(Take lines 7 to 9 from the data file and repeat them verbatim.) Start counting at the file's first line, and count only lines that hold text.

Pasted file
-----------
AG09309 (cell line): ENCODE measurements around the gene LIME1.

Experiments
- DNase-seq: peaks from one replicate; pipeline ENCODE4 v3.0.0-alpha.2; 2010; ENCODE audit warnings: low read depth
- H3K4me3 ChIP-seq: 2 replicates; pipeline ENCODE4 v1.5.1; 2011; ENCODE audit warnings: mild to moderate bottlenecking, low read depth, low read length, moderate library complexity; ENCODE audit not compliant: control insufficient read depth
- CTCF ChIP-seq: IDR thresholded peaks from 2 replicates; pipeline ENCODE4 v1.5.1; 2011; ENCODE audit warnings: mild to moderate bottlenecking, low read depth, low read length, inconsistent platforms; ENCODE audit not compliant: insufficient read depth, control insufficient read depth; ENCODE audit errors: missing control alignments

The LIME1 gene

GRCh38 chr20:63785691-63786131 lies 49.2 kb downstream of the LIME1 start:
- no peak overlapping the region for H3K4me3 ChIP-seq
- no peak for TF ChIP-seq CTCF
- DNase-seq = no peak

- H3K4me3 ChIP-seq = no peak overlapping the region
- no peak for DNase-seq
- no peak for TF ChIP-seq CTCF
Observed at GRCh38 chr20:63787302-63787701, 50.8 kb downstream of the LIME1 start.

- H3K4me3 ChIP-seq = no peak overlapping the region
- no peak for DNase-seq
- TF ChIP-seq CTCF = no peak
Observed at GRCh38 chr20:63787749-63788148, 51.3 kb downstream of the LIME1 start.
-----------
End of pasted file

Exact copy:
GRCh38 chr20:63785691-63786131 lies 49.2 kb downstream of the LIME1 start:
- no peak overlapping the region for H3K4me3 ChIP-seq
- no peak for TF ChIP-seq CTCF